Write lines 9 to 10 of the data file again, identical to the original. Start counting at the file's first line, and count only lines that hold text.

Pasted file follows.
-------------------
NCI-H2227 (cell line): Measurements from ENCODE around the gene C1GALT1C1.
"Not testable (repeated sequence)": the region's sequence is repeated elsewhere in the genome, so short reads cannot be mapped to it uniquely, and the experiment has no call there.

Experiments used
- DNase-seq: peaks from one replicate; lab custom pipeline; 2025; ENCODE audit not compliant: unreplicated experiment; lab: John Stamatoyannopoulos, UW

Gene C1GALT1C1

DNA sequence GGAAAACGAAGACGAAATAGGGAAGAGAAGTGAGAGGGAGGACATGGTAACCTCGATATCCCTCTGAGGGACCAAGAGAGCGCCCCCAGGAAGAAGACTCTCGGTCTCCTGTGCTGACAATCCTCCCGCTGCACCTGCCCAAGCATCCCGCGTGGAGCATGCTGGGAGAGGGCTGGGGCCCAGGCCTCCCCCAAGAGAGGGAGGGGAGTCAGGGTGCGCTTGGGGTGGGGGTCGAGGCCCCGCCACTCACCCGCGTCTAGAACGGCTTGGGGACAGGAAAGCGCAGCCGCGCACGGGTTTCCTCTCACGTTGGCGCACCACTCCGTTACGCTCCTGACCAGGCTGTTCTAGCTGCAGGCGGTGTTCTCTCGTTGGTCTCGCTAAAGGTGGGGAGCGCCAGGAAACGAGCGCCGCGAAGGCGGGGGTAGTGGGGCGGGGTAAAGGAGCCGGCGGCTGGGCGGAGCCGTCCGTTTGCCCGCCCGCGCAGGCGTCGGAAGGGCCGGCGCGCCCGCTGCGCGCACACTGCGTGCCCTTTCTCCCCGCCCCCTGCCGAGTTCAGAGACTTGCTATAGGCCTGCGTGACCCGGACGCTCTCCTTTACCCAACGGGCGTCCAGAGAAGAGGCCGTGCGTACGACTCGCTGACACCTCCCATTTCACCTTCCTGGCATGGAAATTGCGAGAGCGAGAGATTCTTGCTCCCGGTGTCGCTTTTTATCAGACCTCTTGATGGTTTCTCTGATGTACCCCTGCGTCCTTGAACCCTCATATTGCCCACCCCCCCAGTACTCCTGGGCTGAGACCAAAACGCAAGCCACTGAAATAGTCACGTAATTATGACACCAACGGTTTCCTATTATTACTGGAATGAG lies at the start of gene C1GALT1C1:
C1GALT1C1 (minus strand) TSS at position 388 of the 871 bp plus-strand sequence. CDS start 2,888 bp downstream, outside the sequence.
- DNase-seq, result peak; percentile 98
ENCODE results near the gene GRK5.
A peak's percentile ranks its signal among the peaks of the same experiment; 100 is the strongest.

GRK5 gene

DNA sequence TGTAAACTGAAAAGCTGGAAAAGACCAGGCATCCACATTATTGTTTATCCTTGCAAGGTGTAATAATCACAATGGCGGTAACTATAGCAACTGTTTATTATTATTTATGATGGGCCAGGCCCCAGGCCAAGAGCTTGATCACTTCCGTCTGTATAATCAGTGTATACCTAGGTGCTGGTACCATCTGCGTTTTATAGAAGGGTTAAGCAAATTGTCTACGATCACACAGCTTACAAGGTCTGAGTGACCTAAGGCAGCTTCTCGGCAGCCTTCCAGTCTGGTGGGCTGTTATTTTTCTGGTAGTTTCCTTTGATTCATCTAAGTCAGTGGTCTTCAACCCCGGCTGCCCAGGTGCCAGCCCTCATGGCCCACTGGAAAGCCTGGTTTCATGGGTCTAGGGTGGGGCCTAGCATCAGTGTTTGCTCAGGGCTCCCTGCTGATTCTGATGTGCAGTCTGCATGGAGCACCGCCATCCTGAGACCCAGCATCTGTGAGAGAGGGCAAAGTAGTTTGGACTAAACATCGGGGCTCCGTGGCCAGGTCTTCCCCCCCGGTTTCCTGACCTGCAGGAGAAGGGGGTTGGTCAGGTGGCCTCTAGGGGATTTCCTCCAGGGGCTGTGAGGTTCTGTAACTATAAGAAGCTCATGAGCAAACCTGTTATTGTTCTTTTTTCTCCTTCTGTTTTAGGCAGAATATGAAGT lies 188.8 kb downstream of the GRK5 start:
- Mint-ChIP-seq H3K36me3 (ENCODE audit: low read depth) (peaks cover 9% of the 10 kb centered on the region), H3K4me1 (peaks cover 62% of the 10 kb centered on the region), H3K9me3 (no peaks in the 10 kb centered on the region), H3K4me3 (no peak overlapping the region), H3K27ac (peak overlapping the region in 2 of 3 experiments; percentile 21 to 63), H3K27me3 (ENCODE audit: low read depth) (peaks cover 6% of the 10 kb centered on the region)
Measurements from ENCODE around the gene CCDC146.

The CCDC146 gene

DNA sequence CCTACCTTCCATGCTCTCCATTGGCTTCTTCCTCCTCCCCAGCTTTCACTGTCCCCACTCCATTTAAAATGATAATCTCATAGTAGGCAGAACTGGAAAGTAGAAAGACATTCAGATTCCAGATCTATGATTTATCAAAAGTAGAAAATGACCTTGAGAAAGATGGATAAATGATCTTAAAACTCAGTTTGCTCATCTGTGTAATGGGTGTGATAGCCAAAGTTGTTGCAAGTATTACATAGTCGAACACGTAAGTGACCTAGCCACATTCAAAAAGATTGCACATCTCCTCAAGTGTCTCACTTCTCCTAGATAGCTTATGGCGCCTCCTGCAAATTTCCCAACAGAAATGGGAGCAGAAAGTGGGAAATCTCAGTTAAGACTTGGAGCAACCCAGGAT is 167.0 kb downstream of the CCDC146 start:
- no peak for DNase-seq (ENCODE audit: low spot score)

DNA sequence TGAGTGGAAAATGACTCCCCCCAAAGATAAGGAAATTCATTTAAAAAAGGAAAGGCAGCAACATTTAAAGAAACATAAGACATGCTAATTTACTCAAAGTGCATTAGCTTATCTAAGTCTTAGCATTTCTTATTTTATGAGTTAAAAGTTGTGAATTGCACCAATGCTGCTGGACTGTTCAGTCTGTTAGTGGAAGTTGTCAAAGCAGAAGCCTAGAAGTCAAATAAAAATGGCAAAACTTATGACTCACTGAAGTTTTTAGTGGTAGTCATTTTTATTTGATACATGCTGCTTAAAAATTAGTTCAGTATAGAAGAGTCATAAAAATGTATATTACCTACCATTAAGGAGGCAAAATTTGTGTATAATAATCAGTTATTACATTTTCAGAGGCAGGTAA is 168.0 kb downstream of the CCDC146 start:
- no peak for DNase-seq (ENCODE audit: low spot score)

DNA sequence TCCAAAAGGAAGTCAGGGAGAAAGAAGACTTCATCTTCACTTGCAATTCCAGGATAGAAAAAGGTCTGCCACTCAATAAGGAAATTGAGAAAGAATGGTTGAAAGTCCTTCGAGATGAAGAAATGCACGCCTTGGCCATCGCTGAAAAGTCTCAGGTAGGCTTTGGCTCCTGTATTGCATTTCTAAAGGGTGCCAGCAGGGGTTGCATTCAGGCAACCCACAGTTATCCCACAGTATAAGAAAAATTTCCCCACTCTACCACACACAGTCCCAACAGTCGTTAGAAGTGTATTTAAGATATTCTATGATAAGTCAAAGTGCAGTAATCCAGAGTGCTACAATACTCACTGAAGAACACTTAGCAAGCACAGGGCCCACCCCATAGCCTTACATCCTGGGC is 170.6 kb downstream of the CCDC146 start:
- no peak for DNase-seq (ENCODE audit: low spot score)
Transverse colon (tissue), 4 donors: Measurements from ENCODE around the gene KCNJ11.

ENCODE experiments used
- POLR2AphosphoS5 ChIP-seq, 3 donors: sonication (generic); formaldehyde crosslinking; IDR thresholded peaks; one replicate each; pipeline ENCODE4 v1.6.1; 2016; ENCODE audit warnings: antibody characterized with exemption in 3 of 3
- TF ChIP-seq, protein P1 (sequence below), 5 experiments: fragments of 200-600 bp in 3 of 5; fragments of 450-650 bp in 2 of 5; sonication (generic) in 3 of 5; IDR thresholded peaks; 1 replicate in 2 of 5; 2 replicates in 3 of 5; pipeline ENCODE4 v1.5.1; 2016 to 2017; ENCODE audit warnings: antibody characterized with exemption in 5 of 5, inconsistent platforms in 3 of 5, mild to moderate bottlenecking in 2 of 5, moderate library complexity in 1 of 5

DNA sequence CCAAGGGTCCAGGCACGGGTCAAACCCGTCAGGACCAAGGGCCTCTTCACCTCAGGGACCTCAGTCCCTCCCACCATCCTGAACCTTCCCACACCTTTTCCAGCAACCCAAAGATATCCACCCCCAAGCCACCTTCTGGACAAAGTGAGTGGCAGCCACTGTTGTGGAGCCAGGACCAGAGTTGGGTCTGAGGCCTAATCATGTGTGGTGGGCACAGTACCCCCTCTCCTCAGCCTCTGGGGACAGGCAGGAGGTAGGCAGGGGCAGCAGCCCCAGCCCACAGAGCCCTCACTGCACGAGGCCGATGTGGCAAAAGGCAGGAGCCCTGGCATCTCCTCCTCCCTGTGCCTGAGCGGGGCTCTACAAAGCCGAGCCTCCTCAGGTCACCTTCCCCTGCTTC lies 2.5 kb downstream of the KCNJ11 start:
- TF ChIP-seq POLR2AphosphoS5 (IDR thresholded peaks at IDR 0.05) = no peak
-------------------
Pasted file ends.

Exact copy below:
ENCODE results near the gene GRK5.
A peak's percentile ranks its signal among the peaks of the same experiment; 100 is the strongest.